Thanks to Lara Buchak, Kenny Easwaran, Richard Holton, Shieva Kleinschmidt, Matthew McGrath, Julia Staffel, Brian Weatherson, Ralph Wedgwood, Jonathan Weisberg, an audience at Northwestern University, participants in the 2011 Formal Epistemology Workshop, and participants in Jake Ross’s spring 2011 graduate seminar, for helpful discussion and/or comments.
Belief, Credence, and Pragmatic Encroachment1
Article first published online: 22 MAR 2012
© 2012 Philosophy and Phenomenological Research, LLC
Philosophy and Phenomenological Research
Volume 88, Issue 2, pages 259–288, March 2014
How to Cite
Ross, J. and Schroeder, M. (2014), Belief, Credence, and Pragmatic Encroachment. Philosophy and Phenomenological Research, 88: 259–288. doi: 10.1111/j.1933-1592.2011.00552.x
- Issue published online: 26 MAR 2014
- Article first published online: 22 MAR 2012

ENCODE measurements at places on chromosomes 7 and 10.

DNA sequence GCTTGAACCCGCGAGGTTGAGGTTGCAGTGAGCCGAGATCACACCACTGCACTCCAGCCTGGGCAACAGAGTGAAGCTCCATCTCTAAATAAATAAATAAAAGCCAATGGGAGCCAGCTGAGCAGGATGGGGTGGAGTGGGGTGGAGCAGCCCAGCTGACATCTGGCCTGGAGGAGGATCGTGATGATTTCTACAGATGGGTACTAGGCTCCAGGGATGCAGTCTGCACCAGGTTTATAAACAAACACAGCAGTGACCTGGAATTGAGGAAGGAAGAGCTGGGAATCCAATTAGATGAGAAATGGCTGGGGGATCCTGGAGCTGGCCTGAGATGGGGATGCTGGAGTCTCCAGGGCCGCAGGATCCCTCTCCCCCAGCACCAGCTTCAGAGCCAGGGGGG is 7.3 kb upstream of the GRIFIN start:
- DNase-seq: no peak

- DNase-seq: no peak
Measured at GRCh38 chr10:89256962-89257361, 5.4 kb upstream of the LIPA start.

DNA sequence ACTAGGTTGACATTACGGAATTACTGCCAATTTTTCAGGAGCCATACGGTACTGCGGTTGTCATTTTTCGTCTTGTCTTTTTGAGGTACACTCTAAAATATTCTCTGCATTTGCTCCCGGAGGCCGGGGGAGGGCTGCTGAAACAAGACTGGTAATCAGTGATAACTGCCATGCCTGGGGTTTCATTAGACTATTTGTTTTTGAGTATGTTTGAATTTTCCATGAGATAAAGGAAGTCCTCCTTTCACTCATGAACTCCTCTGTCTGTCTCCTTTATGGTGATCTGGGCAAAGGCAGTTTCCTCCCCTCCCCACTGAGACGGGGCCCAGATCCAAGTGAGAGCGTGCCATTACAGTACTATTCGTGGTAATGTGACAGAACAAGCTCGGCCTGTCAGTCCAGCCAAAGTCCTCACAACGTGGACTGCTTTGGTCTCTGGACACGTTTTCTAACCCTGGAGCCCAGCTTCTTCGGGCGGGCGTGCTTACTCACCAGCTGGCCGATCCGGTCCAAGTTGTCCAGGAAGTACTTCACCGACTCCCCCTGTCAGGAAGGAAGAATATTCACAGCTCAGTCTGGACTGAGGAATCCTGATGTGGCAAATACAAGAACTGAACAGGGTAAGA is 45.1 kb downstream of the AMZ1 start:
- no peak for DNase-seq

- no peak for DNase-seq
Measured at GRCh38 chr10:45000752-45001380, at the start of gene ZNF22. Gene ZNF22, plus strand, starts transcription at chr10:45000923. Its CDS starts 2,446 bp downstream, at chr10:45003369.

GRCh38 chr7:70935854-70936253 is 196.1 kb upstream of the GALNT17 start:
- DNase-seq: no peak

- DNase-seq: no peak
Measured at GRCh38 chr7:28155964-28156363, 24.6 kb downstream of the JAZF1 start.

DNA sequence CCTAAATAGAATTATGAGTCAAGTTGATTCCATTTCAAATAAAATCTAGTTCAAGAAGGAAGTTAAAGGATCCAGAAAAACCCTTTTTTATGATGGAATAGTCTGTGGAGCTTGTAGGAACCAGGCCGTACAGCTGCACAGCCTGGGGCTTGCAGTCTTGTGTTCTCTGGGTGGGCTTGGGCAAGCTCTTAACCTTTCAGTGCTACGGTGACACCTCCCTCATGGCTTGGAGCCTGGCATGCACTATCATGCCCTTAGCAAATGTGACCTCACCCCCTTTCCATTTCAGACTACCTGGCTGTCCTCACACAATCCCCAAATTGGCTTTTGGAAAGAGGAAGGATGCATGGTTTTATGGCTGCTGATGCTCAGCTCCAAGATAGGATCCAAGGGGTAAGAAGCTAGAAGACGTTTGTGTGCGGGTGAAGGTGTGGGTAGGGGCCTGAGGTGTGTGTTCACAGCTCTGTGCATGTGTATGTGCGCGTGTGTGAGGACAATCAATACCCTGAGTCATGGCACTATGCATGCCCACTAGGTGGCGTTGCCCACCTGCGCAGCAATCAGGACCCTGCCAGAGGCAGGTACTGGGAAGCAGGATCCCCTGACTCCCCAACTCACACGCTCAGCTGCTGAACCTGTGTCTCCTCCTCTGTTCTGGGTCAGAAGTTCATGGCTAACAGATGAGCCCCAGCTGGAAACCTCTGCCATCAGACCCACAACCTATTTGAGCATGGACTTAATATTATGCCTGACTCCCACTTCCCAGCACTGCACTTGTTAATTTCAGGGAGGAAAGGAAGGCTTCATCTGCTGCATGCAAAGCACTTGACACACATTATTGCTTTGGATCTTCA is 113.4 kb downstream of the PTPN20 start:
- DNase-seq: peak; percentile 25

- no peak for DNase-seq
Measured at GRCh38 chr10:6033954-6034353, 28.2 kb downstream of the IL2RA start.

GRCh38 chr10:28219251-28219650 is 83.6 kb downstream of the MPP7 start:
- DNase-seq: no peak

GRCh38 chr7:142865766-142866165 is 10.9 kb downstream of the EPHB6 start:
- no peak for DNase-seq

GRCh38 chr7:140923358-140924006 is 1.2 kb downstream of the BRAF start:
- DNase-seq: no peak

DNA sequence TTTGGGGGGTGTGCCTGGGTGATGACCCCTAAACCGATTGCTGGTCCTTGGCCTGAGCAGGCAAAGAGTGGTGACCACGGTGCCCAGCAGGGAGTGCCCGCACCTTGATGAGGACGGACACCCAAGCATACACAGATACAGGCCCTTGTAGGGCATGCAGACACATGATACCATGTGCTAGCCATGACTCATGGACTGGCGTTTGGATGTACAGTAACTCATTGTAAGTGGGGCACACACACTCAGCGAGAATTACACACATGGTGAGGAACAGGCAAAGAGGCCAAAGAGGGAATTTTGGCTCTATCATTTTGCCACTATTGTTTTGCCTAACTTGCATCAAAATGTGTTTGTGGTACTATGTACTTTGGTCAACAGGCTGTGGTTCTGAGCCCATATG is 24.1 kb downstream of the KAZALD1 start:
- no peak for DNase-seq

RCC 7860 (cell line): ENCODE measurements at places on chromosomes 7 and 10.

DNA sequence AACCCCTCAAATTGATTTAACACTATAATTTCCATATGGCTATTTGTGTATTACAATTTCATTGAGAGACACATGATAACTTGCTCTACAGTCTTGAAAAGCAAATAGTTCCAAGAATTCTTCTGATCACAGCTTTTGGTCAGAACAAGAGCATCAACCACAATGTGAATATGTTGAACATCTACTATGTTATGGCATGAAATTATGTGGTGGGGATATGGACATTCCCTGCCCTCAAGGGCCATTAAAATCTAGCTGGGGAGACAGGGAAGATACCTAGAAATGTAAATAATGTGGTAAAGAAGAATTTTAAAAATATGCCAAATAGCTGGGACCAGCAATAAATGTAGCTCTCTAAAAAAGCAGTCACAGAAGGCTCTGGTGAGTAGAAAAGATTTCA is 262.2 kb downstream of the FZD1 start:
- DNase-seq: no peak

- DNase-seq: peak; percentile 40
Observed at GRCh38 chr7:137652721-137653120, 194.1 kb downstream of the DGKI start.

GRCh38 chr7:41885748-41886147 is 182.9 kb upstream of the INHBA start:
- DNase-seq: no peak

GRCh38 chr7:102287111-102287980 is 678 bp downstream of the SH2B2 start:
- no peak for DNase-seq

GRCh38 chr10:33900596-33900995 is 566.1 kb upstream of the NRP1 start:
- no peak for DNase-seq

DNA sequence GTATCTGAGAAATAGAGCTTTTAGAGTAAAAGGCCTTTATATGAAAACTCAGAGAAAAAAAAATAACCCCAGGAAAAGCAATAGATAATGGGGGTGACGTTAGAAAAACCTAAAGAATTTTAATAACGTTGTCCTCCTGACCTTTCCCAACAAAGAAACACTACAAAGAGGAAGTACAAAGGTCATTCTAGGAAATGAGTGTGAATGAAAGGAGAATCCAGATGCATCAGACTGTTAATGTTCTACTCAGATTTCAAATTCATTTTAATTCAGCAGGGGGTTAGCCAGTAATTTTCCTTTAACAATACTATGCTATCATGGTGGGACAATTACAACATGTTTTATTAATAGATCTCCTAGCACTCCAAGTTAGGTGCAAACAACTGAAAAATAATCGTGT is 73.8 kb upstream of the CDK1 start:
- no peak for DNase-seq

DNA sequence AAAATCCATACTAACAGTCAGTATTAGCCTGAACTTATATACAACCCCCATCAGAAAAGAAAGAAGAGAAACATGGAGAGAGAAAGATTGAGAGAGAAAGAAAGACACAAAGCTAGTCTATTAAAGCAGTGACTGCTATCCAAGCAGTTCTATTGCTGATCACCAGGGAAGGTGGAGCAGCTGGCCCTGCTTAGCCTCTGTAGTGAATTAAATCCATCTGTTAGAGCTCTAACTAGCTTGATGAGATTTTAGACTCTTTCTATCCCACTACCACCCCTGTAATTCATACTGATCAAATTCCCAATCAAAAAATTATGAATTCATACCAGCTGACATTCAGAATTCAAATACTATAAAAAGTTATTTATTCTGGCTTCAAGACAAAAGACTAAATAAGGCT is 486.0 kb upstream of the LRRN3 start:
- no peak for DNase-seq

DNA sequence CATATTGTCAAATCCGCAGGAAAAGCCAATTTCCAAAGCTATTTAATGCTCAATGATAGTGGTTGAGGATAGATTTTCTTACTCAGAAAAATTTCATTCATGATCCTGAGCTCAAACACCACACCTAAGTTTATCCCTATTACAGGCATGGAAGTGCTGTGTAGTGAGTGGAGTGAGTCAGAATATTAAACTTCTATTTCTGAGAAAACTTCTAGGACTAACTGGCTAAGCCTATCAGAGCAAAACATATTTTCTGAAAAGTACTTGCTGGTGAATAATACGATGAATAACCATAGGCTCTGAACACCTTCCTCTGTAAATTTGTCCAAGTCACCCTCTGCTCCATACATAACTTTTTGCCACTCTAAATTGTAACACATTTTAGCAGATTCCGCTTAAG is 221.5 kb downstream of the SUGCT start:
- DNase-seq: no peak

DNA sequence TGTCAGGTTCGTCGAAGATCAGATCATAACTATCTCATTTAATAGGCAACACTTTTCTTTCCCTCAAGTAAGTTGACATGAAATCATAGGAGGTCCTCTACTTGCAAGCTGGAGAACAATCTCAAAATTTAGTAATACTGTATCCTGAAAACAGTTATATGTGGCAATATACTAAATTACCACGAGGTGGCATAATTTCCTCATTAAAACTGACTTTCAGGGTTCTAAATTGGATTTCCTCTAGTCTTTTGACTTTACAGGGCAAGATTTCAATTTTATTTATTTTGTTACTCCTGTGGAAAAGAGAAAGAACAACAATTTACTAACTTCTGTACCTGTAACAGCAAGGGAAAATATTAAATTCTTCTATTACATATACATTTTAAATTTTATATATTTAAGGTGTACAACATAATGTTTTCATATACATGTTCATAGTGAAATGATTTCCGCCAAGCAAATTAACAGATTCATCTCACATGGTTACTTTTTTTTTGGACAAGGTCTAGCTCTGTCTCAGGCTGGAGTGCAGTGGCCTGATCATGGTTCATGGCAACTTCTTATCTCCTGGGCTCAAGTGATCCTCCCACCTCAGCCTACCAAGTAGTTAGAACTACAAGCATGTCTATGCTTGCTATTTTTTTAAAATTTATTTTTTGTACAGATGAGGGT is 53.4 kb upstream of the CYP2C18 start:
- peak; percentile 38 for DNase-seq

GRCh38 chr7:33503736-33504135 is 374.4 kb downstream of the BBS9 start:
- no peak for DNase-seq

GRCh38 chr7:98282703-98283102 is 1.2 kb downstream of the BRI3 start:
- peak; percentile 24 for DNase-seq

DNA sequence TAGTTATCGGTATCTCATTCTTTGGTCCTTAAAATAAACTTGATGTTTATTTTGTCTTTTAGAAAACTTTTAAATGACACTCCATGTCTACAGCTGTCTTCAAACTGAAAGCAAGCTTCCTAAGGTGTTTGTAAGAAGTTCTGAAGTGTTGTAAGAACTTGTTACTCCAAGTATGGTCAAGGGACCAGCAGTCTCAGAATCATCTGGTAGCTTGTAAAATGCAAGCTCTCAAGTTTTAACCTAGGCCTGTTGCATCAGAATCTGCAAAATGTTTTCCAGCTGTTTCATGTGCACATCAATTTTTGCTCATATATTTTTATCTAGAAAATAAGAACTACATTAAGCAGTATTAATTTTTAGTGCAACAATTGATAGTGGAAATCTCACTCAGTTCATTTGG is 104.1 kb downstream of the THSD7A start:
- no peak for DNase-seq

This paper compares two alternative explanations of pragmatic encroachment on knowledge (i.e., the claim that whether an agent knows that p can depend on pragmatic factors). After reviewing the evidence for such pragmatic encroachment, we ask how it is best explained, assuming it obtains. Several authors have recently argued that the best explanation is provided by a particular account of belief, which we call pragmatic credal reductivism. On this view, what it is for an agent to believe a proposition is for her credence in this proposition to be above a certain threshold, a threshold that varies depending on pragmatic factors. We show that while this account of belief can provide an elegant explanation of pragmatic encroachment on knowledge, it is not alone in doing so, for an alternative account of belief, which we call the reasoning disposition account, can do so as well. And the latter account, we argue, is far more plausible than pragmatic credal reductivism, since it accords far better with a number of claims about belief that are very hard to deny.